PCS® Insights

Sharing Industry Knowledge, Lessons-Learned and Published Presentations

Design of CO2 Transmission Pipeline Systems

Part 1: Hydraulics

CO2 capture and storage (CCS) will play a key role in reducing CO2 emissions. The CCS process captures carbon dioxide (CO2) from large point sources, such as fossil fuel power plants, and prevents it from entering the atmosphere. Widespread adoption of CCS will require pipelines to transport CO2 to locations where it can be stored and utilized for productive applications.

I’ve seen this trend emerge while working on three significant CO2 transmission pipeline systems in the last five years that captured CO2 from distinct sources:

    • Naturally occurring CO2 source with an anthropogenic supply option 
    • by-product of a SynGas from Coal process 
    • CO2 directly from an exhaust stack

Anthropogenic CO2 coming from CCS plays by different rules than pure CO2 normally found in pipelines. Important considerations include: pipeline hydraulics, running ductile fracture mitigation and pipeline rupture dispersion modeling applying the knowledge base available at the time of design. 

Hydraulics | how fluids move through pipelines

Anthropogenic CO2 sources contain impurities that cause dramatically different behavior in flow through a pipe (hydraulics) than pure CO2, whose thermodynamic properties are well known. The primary concern for the engineer here is determining an appropriate equation-of-state (EoS) relationship for the mixture, which directly affects pipeline design. Rather than using the Span and Wagner EoS generally used to model pure CO2, the Peng Robinson EoS was selected for initial design as it proves more accurate when impurities exist in the stream.

Next, a study of the effects of various impurities on the transportation of dense phase CO2 was performed in order to establish an engineering baseline to the tariff requirements for anthropogenic CO2 supply.  The study builds upon published findings by P. Seevam, et al. which states that “phase properties of CO2 vary with impurities, generally increasing the two-phase region and changing the critical temperature and pressure of the mixture.” [Ref. 1]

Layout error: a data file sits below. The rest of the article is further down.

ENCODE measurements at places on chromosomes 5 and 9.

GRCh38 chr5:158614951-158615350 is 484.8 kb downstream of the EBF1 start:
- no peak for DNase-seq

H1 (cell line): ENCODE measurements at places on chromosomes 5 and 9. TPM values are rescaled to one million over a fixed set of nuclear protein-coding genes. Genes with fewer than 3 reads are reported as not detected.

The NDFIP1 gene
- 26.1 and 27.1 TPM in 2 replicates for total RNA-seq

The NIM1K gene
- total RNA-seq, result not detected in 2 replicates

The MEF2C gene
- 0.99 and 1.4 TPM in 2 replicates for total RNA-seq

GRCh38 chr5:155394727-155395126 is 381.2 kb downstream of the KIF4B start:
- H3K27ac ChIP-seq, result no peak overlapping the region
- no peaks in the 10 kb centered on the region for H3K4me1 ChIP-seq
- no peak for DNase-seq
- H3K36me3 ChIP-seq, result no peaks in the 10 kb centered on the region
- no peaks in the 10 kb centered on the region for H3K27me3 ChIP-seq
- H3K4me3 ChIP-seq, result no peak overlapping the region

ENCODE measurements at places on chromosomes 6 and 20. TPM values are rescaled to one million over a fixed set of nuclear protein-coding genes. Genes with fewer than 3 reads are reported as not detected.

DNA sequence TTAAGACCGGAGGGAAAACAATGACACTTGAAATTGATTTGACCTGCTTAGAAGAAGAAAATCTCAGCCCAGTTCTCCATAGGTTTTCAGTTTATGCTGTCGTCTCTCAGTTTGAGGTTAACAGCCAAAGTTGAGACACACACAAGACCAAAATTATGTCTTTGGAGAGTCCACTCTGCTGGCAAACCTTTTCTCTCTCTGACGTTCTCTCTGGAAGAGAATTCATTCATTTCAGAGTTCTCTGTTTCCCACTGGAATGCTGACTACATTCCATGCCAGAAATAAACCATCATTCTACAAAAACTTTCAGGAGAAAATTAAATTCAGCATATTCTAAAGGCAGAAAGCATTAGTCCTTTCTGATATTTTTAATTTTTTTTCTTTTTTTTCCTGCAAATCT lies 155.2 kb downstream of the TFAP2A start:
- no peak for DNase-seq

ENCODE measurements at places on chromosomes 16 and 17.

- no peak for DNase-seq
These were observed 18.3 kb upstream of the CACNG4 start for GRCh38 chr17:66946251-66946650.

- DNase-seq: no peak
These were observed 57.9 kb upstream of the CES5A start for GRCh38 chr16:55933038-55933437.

A typical pipeline operates at 1100 to 2200 psig and between 60° to 90°F. The attached figures indicate the movement of the phase envelope into this typical operating region.  Of all the impurities, hydrogen shows the greatest influence on the phase envelope. For operators, this means an increase in impurities would require the minimum operating pressure be increased to a level above the phase envelope for all temperature regimes.  The impact would be a reduced operating envelope and potentially additional intermediate pumping stations to maintain more consistent pipeline pressure.


Figure 1: Influence of Impurities on Phase Envelope of CO2 Fluid Mixtures

Additionally, multiple compositions were analyzed for their direct impact to transportation, i.e. pressure drop along the pipeline.  For a simulated 1 mile segment of 24” OD pipeline transporting 1.0 Bscfd the pressure drop for all but one of the compositions was about 15 psi/mile.  The 95% CO2; 3% N2; 2% H2 case resulted in a 32 psi/mile pressure drop.


Figure 2: Effect of Impurities on Pressure Loss in 1 mile of Pipe

To better quantify these results, a 100 mile segment of 24” OD pipeline transporting 600 mmscfd was analyzed with four (4) representative compositions.  The results show the pressure drop increase nearly linear as impurities were added to the fluid.


Figure 3: Effect of Impurities on Pressure Loss Over 100 miles of Pipe

Based on these findings, it was recommended that the maximum content of nitrogen be limited to 3% and hydrogen limited to 1%.  Other impurities did not have a significant impact to the performance of the fluid and therefore CO2 concentrations less than 95% could be tolerated hydraulically provided the nitrogen and hydrogen limitations are maintained.

The final impurity investigated, hydrogen sulfide (H2S) which, even in low concentrations, has a significant impact on the corrosion of the pipeline. Usually H2S occurs in such low concentrations that it has a negligible impact to pipeline operations, but unfortunately it is often found in higher concentrations in anthropogenic sources.  Pipeline steels with yield strengths greater than 65,000 psi must be individually qualified to be compliant with NACE MR0175/ISO 15156 for use in sour service unless the partial pressure of H2S is maintained below 0.3 kPa (0.043 psi).  For a liquid CO2 system, this translates to a maximum concentration of about 45 ppm.

A surge analysis (transient pressure analysis) was performed to better understand the extremes of the pipeline operating envelope due to compressor excursions or downstream valve closures.  While the fluid stream does retain a significant amount of compressibility, sudden momentum changes from mainline valve closures can produce localized pressure spikes.  The compressibility does allow the pressure transients to attenuate quickly.


Article Details

Author: Mike Istre, P.E.

Chief Engineer
PCS® Metairie

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